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Report - Langley Maltings - November 2010

Discussion in 'Industrial Sites' started by amaa.x, Nov 13, 2010.

  1. amaa.x

    amaa.x 28DL Member
    28DL Member

    Nov 9, 2010
    Likes Received:
    Within a couple of days of joining I was ready for my first explore!
    I met up with donebythehands and a few others (terribly sorry I'm
    rubbish with names).

    But anyway, our original plan didn't work out well and we found
    ourselves at Langley Maltings! I didn't even know this was here
    until these guys mentioned it. After looking up some history on it,
    the original pictures make it look a beautiful building! I couldn't
    believe the damage it has faced since it closed!

    Just want to say a big thank you to donebythehands and the rest
    the group!!

    Here's a bit of history...


    "On the evening of 8th September 2009 fire broke out in the derelict
    Maltings in Western Road, Langley. Half of the roof of the grade two
    listed building was destroyed before the fire was put out, and three
    of its characteristic outlet towere destroyed. So, another iconic
    building in the history of Oldbury is damaged or lost.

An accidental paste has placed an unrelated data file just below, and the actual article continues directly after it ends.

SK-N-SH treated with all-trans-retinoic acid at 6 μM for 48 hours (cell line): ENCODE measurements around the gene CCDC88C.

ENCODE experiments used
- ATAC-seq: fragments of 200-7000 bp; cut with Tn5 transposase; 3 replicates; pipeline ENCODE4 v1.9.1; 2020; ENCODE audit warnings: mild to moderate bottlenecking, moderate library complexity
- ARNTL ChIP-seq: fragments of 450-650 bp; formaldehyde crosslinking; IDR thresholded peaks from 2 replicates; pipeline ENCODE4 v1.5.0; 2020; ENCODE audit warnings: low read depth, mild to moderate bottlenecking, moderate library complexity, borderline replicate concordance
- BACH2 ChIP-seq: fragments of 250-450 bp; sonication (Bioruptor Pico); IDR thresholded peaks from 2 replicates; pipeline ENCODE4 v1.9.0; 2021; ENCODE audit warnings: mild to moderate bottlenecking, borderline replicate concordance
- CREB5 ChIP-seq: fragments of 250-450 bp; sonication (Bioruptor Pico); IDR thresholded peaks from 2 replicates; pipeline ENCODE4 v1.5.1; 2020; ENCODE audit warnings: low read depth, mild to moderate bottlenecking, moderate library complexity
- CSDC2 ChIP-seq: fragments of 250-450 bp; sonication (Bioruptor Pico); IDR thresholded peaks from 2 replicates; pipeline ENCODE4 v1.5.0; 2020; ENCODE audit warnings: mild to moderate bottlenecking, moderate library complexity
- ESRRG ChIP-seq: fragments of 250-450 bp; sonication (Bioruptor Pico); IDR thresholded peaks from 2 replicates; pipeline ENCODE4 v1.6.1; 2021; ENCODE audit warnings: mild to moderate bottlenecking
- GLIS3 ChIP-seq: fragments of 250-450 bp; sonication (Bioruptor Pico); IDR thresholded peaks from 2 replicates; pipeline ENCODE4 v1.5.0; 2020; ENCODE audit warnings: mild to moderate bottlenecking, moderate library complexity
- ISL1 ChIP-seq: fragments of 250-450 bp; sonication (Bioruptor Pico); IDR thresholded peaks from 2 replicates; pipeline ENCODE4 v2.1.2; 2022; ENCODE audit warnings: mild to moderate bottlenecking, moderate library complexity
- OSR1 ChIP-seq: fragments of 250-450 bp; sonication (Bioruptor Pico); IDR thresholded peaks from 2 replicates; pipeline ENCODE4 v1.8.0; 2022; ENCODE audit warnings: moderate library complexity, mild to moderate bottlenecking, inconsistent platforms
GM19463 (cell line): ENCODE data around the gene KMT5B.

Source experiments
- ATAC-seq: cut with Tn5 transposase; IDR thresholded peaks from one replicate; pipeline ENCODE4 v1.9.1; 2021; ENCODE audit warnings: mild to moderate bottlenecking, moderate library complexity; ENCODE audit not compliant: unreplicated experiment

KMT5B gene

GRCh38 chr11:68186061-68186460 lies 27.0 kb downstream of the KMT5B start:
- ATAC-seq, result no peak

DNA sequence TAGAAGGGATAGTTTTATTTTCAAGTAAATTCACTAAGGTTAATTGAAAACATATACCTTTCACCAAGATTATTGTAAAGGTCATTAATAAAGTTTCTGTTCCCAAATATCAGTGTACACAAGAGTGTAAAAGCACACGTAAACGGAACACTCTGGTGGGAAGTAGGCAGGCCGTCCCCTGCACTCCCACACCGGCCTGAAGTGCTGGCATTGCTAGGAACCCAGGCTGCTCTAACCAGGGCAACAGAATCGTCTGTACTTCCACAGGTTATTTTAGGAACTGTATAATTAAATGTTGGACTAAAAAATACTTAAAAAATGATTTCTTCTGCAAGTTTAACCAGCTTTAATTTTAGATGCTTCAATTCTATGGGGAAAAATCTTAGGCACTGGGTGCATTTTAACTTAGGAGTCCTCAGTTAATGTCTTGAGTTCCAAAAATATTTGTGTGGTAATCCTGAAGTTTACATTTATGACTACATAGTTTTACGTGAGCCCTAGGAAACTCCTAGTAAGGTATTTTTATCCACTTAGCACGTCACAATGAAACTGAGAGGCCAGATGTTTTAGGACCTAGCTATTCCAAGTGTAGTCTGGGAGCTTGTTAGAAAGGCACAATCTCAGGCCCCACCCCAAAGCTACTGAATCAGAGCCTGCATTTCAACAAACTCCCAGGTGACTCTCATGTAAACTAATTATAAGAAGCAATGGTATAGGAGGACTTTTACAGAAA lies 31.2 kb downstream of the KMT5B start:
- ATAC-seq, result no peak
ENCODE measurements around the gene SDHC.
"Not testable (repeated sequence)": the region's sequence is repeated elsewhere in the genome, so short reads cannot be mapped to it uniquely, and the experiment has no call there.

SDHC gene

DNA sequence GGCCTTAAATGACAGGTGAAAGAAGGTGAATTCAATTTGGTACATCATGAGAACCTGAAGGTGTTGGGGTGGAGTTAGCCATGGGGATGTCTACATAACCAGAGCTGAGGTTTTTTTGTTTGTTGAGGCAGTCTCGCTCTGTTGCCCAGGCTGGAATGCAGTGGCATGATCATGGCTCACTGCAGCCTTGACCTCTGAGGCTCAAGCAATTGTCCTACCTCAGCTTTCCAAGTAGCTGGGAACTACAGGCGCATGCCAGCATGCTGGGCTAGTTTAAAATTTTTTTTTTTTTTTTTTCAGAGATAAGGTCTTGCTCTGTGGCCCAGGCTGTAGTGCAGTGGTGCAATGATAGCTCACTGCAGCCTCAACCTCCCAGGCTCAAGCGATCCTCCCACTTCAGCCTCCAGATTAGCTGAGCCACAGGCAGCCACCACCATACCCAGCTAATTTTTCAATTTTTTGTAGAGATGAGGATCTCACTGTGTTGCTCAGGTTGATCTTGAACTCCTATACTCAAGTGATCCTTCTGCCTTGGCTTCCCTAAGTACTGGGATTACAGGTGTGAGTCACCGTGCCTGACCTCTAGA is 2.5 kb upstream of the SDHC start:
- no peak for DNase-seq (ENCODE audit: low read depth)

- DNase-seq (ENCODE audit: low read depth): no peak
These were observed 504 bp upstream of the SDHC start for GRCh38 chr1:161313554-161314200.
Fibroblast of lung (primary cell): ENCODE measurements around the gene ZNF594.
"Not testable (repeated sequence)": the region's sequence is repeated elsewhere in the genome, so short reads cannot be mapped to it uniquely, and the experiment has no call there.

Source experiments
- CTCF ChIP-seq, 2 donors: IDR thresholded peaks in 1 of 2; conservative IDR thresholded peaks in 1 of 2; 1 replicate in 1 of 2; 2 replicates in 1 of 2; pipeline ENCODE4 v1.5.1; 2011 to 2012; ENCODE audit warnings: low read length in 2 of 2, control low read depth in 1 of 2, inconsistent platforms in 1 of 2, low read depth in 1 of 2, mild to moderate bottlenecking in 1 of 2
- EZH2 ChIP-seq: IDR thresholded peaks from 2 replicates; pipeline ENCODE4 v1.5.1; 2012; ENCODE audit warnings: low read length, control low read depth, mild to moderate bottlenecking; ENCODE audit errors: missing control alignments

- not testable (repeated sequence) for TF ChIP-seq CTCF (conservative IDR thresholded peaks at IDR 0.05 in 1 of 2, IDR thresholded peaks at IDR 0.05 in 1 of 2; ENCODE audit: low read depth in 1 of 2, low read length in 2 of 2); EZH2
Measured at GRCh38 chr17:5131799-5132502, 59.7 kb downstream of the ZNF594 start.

The maltings were erected by Walter Showell around 1880 on the
    side of the Titford Canal to supply malt to his new 'Crosswells Brewery'
    a hundred yards away across the railway line. This was one of the
    largest breweries in the area, and Showell's Ales were distributed
    throughout the Midlands. Local barley was used in the malting process,
    supplemented with grain brought in by barge and, later, by railway.

    Malting ceased in 2006, and the building was sold by its owners,
    Wolverhampton and Dudley Breweries, in 2007, since when it has been
    allowed to deteriorate. It was one of the last maltings to still use the
    traditional 'floor' malting process: the grains of barley were steeped in
    water and then spread over the floor of the maltings, the mass being
    frequently turned to permit even germination. At the end of the
    twentieth century, there were only five maltings in the country still
    using this process.

    It is a striking building, rising from the side of the canal, the water at
    the base of its walls, and a feature of the canal walk from Oldbury
    locks to Titford Pool. This was not its first major fire. On 25th
    September 1925 the maltings caught fire and half of the building
    destroyed. Added hazards in 1925 were the location of the Shell-Mex
    petroleum tanks next to the maltings, and tar wagons in the railway
    yard opposite: both long since gone. On that occasion,the maltings
    were part of a commercially successful operation, and were quickly
    rebuilt. Their future now is much less certain, but it is to be hoped
    that they can be retained and a new use found for them."

    So I'm not a professional and I don't have the best SLR but I have
    tried my best :)


    Thanks for looking :)​

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